We simply can't tell
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  1. #1
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    Default We simply can't tell

    Yes this has been done but further proof that our ears simply aren't good enough to differentiate between higher and lower resolution audio. http://www.mixonline.com/recording/m..._new_sampling/
    A composer is a guy who goes around forcing his will on unsuspecting air molecules, often with the assistance of unsuspecting musicians.

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  2. #2

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    Sorry, but I've been hearing this bollocks for 20 years now, and it's the same thing now as it was then - bollocks.

    I've heard the same thing about SD/HD video, cassette vs vinyl, DAB vs FM, etc etc.

    The simple fact is that there ARE individuals out there who can tell the difference between one medium and another.

  3. #3
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    Yep I find it surprising too but the double bind tests appears to validate this argument. There increasingly seems to be more and more evidence to argue that even the best of ears has difficulty telling.
    A composer is a guy who goes around forcing his will on unsuspecting air molecules, often with the assistance of unsuspecting musicians.

    SSD Dual drive MBP, VCI100SE, 2 MF's, Audio 8, Echo Audiofire 2, 2x1200's, CDJ800s, Novation Twitch, XoneS2, X1, tons of PA Gear.

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    Quote Originally Posted by D-Kem View Post
    Yes this has been done but further proof that our ears simply aren't good enough to differentiate between higher and lower resolution audio. http://www.mixonline.com/recording/m..._new_sampling/
    I feel that this:
    The number of times out of 554 that the listeners correctly identified which system was which was 276, or 49.82 percent — exactly the same thing that would have happened if they had based their responses on flipping a coin. Audiophiles and working engineers did slightly better, or 52.7-percent correct, while those who could hear above 15 kHz actually did worse, or 45.3 percent. Women, who were involved in less than 10 percent of the trials, did relatively poorly, getting just 37.5-percent right.
    is enough to suggest that people CAN tell... You see a difference between people who work with sound for a living compared to the average person...

  5. #5

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    Also, I'm willing to bet that if you performed the tests on the peoples' OWN equipment, the rate of correct responses would shoot up dramatically.

  6. #6
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    Quote Originally Posted by mdcdesign View Post
    Also, I'm willing to bet that if you performed the tests on the peoples' OWN equipment, the rate of correct responses would shoot up dramatically.

    That almost suggests that the difference in quality is so minimal, that people need special systems to tell the difference. That doesn't really lead support that it is that much better.
    I don't think anyone can argue that there IS a difference. If there wasn't, then roughly 50 percent of the people (regardless of lucky guesses or not) wouldn't be able to be correct on that survey. There is the other side of this argument as well though. Seeing how even audio engineers are getting only 50% right along with the average person, it speaks to a more to the point issue on this topic. That is that even though it's 50%, it's not some overwhelming difference, and more to the point, if only 50% are getting the difference, that backs up the fact that there is only a minimal difference on a test that gives people good odds on getting it right even if they don't know.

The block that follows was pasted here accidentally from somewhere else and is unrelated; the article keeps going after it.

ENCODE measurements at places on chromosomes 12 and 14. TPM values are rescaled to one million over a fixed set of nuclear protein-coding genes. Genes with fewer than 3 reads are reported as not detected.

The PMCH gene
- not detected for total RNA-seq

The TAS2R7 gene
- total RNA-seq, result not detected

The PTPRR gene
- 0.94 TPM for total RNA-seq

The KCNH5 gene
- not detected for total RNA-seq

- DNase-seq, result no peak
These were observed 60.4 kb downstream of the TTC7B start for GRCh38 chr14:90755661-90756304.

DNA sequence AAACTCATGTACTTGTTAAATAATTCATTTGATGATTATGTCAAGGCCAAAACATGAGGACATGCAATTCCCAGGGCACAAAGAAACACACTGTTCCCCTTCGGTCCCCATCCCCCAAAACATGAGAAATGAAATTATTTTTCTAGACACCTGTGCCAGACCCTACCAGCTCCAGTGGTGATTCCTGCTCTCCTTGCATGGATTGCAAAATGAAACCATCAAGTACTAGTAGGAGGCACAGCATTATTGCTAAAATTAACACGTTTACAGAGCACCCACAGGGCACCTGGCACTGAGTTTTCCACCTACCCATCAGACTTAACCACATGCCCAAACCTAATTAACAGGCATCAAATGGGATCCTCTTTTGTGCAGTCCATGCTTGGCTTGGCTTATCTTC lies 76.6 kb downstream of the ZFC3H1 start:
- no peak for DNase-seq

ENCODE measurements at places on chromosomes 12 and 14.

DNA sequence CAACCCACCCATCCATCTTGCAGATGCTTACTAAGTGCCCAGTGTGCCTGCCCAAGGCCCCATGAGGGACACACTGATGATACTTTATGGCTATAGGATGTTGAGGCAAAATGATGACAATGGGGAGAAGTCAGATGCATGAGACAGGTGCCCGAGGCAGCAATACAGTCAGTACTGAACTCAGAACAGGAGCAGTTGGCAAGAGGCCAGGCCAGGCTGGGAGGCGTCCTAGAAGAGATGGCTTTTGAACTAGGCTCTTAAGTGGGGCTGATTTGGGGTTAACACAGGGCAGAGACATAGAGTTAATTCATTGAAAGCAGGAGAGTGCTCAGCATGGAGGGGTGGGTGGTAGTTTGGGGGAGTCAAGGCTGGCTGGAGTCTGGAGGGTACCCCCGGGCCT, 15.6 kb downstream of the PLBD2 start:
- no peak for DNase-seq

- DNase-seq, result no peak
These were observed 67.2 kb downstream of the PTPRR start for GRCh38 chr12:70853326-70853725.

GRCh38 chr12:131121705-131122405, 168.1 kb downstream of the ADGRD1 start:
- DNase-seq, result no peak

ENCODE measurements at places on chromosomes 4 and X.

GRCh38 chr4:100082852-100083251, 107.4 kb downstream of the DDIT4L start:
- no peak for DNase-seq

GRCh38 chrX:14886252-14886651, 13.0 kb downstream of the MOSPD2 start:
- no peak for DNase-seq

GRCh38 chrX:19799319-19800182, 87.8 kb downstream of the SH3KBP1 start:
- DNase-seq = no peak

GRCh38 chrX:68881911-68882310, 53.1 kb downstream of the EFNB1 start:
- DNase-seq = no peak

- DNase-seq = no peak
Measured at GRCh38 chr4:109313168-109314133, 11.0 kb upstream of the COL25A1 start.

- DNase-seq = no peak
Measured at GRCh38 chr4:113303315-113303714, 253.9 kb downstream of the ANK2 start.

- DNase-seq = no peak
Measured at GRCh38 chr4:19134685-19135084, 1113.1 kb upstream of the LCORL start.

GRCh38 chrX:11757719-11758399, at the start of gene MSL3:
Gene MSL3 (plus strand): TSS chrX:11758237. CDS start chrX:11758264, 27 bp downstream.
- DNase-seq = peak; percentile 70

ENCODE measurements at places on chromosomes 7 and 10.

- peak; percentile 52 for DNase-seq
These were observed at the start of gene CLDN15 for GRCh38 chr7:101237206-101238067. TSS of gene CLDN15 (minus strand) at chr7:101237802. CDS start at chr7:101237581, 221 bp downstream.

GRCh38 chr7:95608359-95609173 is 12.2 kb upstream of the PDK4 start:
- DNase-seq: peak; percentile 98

At the end of the day, a lesser than best quality format is more than up to snuff if half the people can't tell the difference.

  7. #7
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    52.7% isn't enough to be proof. It means they got it wrong 47.3% of the time. Anyway I thought it was an interesting article worth sharing.
    A composer is a guy who goes around forcing his will on unsuspecting air molecules, often with the assistance of unsuspecting musicians.

    SSD Dual drive MBP, VCI100SE, 2 MF's, Audio 8, Echo Audiofire 2, 2x1200's, CDJ800s, Novation Twitch, XoneS2, X1, tons of PA Gear.

  8. #8

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    I need my 24 BIT 96 KHz sample mastered in a $2.8 million studio so it sounds pristine on my $5 Chinese iPod earbuds.

  9. #9
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    It certainly proves that if you were playing in a nightclub to a crowd entirely made up of audiophiles and sound engineers, that maybe one of two of them could tell a difference. But they'd all be arguing about it all night anyway. Seriously, screw that club.
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  10. #10
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    Quote Originally Posted by D-Kem View Post
    52.7% isn't enough to be proof. It means they got it wrong 47.3% of the time. Anyway I thought it was an interesting article worth sharing.
    Yea, it's not proof that there's is a difference. I'm saying that it's not proof that there ISN'T a difference. It's just something we don't have the ability to prove yet. With the numbers, though, I would lean towards that there is a difference. It's just so minute that certain people are blessed with the ability and others aren't (seemingly 50/50).

    @lethal_pizzle lulz.

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